by Dan Aspan*
Special to iVoryTowerz
Secretary of State Hillary Rodham Clinton is making some interesting statements as she gets comfortable with her new job. On Wednesday, March 25, Clinton did something that generally isn't done in the arena of United States foreign policy — she blamed the United States for being a part of the drug trafficking problem that has crippled the Mexican government. She also said the United States has a responsibility in helping the Mexican government crackdown on drug trafficking and violent drug-related killings which have spilled across the border and affected both Mexico and the United States. Additionally, Clinton suggested that the United States would be interested in actively supporting their southern neighbor, saying the U.S. will stand "shoulder to shoulder" with Mexico in the battle against major drug cartels.
Clinton’s comments came on the same day in which she boarded a plane bound for Mexico, as part of her effort to work with Mexican President Felipe Calderon and other Mexican officials in resolving the problem. I do not want to sound naïve; it is quite possible that Clinton’s words are just the regular political blabber that Mexicans have become accustomed to hearing from Washington, without seeing any action to support those words. However, there is evidence that Clinton’s words may amount to something more. On the same day Clinton set off for Mexico, the Mexican military caught a man labeled as one of Mexico's major drug traffickers.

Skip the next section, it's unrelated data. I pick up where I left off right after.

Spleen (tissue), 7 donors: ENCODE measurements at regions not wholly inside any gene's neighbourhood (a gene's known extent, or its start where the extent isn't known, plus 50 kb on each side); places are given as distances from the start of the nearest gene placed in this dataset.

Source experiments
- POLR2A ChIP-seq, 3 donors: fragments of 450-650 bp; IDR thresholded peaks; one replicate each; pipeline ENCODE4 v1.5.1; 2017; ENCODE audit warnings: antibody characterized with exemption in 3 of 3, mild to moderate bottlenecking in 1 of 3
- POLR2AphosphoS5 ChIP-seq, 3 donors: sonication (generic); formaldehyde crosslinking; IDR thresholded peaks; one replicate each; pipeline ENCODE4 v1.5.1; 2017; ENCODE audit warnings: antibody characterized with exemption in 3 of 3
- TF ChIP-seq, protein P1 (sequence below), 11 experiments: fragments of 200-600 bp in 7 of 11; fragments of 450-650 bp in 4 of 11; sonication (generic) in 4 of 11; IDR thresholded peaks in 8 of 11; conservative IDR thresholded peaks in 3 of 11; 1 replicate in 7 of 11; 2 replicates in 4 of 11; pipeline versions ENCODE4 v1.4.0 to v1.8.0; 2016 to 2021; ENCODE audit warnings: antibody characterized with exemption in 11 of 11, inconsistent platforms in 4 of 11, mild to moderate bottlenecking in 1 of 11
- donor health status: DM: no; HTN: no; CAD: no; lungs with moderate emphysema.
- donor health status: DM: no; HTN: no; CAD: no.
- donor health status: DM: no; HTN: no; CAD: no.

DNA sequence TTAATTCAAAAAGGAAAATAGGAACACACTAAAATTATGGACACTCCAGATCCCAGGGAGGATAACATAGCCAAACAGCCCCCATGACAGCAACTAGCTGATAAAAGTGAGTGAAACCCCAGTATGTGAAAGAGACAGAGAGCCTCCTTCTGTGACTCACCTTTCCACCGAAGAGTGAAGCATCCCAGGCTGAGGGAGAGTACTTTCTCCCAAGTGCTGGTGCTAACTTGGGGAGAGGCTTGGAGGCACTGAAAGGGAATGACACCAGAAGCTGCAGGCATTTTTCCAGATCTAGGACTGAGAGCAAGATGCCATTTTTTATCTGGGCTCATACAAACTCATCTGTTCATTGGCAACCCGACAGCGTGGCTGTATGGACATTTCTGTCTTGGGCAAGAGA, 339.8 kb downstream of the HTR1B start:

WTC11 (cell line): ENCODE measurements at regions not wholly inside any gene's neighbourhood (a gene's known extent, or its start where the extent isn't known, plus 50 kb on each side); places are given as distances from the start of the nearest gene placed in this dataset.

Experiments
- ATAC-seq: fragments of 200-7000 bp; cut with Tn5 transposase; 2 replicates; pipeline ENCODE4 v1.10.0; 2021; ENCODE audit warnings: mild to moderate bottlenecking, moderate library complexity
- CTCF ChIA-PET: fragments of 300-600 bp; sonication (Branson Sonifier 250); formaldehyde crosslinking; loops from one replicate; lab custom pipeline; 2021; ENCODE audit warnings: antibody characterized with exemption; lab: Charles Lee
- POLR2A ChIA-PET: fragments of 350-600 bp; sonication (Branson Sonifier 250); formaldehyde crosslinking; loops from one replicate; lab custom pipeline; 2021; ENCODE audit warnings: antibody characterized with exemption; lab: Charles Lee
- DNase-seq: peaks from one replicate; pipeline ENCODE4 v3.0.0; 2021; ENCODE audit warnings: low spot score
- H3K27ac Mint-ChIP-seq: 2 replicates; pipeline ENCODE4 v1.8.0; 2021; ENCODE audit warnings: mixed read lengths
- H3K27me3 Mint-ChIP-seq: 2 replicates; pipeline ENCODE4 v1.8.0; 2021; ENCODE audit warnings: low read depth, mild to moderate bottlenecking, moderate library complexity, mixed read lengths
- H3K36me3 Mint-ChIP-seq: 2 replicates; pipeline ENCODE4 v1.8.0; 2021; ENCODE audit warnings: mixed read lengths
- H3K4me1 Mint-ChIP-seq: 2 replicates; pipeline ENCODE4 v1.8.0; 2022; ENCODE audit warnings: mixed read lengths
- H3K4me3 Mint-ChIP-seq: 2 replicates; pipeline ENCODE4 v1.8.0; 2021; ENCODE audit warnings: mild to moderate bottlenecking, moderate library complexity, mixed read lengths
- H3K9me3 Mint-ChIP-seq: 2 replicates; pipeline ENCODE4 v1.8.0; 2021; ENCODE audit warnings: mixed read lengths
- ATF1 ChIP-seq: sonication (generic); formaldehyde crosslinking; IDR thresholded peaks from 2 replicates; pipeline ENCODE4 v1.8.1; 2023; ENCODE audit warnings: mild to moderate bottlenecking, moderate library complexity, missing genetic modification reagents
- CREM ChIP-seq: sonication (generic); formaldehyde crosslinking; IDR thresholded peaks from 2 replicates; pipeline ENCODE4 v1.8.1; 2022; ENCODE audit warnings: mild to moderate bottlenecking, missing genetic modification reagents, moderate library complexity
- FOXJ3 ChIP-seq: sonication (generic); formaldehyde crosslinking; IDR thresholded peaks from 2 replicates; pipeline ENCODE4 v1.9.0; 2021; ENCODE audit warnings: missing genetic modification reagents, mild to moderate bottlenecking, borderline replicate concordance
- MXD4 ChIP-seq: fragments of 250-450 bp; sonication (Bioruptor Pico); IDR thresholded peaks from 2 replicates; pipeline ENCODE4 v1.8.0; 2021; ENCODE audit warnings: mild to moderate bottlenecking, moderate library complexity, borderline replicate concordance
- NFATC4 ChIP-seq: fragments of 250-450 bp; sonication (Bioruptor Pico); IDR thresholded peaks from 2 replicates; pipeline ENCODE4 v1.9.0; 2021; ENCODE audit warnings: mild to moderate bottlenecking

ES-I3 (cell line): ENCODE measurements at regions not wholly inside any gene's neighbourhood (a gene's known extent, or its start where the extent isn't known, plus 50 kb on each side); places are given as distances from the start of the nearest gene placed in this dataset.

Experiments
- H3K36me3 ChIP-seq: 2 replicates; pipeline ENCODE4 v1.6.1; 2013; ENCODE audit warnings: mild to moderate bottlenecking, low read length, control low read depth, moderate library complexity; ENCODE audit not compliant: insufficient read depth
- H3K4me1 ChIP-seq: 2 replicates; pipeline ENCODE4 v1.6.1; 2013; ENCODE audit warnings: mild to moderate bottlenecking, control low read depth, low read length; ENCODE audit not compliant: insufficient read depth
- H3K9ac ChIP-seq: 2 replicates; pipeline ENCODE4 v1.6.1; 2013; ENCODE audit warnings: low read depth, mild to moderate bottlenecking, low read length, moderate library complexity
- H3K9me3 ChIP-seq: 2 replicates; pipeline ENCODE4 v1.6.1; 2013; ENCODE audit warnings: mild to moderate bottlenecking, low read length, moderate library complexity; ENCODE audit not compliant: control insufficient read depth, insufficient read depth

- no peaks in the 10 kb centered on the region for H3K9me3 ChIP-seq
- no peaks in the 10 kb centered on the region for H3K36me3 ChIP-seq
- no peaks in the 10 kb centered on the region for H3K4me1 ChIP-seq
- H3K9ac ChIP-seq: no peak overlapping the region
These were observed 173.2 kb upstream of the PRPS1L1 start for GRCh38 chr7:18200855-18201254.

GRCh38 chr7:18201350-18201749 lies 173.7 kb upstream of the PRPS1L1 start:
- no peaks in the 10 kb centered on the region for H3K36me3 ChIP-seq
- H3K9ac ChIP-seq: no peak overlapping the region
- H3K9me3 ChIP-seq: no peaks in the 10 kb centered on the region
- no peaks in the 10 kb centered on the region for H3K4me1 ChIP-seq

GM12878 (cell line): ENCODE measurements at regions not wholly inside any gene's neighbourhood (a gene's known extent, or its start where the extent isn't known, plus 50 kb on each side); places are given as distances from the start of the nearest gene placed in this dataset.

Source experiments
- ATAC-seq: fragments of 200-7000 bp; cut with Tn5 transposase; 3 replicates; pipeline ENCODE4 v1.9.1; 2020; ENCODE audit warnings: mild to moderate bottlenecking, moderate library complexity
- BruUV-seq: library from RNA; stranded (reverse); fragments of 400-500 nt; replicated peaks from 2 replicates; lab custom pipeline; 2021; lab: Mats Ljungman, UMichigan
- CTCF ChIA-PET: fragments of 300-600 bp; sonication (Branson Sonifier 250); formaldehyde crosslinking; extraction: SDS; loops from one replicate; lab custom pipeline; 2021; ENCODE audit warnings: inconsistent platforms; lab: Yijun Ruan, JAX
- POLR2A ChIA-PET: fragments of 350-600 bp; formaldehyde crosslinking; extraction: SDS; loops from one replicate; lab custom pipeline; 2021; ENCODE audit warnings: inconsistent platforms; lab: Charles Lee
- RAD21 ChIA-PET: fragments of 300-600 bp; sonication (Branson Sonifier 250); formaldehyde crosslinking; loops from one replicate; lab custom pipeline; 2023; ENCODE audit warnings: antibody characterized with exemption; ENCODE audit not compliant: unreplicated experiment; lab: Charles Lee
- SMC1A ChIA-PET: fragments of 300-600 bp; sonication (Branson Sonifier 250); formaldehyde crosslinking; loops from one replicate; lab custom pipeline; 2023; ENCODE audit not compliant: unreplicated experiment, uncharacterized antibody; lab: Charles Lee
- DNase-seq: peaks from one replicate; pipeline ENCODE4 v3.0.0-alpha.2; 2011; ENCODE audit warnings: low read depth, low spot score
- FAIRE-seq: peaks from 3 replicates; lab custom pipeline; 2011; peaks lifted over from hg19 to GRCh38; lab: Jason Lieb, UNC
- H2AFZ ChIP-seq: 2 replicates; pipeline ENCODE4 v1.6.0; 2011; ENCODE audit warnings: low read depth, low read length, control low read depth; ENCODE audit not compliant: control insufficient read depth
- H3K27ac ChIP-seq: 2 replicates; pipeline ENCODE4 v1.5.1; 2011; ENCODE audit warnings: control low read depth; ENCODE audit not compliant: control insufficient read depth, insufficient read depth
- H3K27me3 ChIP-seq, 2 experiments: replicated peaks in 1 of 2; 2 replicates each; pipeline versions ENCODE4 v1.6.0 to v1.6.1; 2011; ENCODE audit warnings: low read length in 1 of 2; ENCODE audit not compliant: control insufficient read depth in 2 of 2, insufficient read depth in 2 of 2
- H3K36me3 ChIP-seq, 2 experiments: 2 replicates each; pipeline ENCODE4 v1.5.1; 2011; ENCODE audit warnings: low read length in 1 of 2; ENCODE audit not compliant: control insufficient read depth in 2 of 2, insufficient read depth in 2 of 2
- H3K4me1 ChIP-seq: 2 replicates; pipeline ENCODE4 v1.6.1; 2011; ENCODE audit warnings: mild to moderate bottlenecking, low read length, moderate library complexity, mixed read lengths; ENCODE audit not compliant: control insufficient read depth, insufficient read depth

After doing so little for so long, it is refreshing to see the U.S. take an active interest in a country other than itself. With every newspaper and TV station inundated with deflating details about the United States economy, I can at least find some solace in the fact that the United States recognizes the problems of other nations (especially neighbors) as well. The real challenge lies in the weeks ahead, to see if these comments from Clinton amount to more positive progress for Mexican authorities and more active involvement from the U.S. government. The economy and Wall Street are not going to be any different tomorrow morning than they were today. The situation will take months, probably years, to improve. But with a few more days like the one Clinton steered this week, Mexican and American law enforcement, citizens, and leaders can reap the benefits of a safer place for their countrymen and families.
*Dan Aspan is the producer of Latinocast, a weekly podcast about Latin America.
For more background on the War on Drugs and Mexico, please see these archival posts:
(The graphic was created with the aid of the Despair, Inc. Parody Generator. The photo in the graphic is from *CliNKer* of Mexico City via Flickr, using a Creative Commons license. To see a background report on Mexico's Drug War from LinkTV's Global Pulse, please check below.)
War on Drugs
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by Dan Aspan*